Jim McCurdy’s mantra spurred support of higher education.
During World War II, James G. McCurdy was engaged in a rigorous naval science program at the University of Washington. His classes were so demanding that he decided to relinquish his starting spot on the Husky football team. He later reclaimed his spot, suiting up for the 1944 Rose Bowl against USC. The Trojans trounced UW, but McCurdy, an All-Pacific Coast guard, was presented with the Guy Flaherty Award as the team’s most inspirational player. He also received an even more impressive accolade: The Seattle Post-Intelligencer named McCurdy its “Man of the Year.”
A Franklin High School graduate, McCurdy started college at Stanford but moved home to attend UW. He graduated in 1945, served in the Navy, and went to work in the family business for Puget Sound Bridge and Dredging Co. He worked his way to the top and oversaw construction of the Hood Canal Floating Bridge.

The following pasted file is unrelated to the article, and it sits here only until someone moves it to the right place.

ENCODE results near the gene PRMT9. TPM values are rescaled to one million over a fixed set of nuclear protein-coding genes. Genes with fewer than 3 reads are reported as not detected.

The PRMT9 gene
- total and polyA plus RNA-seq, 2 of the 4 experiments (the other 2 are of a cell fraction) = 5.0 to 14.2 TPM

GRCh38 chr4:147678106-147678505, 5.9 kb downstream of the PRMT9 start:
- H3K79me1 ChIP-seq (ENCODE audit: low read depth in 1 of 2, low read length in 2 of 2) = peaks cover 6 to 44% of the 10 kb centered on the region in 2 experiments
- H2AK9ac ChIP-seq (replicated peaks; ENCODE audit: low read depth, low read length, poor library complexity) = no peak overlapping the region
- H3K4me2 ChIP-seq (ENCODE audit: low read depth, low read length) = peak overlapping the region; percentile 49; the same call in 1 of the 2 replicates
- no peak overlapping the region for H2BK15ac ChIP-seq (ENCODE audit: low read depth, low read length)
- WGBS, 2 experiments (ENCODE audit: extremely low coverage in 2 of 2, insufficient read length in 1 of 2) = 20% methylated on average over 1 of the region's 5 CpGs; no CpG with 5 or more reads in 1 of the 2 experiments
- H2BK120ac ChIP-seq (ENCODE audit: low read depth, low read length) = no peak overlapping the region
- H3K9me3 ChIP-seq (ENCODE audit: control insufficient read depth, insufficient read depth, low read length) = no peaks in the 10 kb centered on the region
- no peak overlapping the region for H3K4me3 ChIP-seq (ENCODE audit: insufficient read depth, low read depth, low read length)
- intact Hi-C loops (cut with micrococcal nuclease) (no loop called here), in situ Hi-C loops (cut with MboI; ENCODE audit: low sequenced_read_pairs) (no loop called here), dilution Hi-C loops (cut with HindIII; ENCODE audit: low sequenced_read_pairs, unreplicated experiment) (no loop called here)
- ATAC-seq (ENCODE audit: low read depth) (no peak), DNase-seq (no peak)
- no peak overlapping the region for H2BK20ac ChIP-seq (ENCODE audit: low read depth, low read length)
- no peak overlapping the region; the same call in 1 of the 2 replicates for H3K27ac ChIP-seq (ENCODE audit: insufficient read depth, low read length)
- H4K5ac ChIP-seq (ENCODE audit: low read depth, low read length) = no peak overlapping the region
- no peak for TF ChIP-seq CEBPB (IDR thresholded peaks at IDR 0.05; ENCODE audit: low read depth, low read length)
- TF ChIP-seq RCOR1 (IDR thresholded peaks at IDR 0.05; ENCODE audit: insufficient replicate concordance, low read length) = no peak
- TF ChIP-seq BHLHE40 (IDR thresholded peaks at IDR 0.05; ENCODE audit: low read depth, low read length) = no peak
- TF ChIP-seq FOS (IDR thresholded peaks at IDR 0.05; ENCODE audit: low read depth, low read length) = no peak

McCurdy and his wife, Betty Barclay McCurdy, ’49, were lifetime members of the UW Alumni Association, as well as steadfast supporters of higher ed. They donated to a wide range of UW departments and causes: the Burke Museum, athletics and the Carlson Leadership & Public Service Center, as well as programs in art, dentistry, law, business and social work.
The McCurdy family is especially known for its support of maritime research and the renowned Husky rowing program. One example is the family’s scholarship named for McCurdy’s younger brother, Thomas, a UW rower who died while on active duty in the Korean War. In 1957, the scholarship was given to a young man named Ron Crockett, ’62, who would go on to become a titan of engineering, sports and philanthropy. Crockett went to see McCurdy after being chosen for the life-changing honor. He says McCurdy’s words from that day stuck with him for decades, guiding him for the rest of his life: “He looked me in the eyes and said, ‘Whenever you get, give back.’”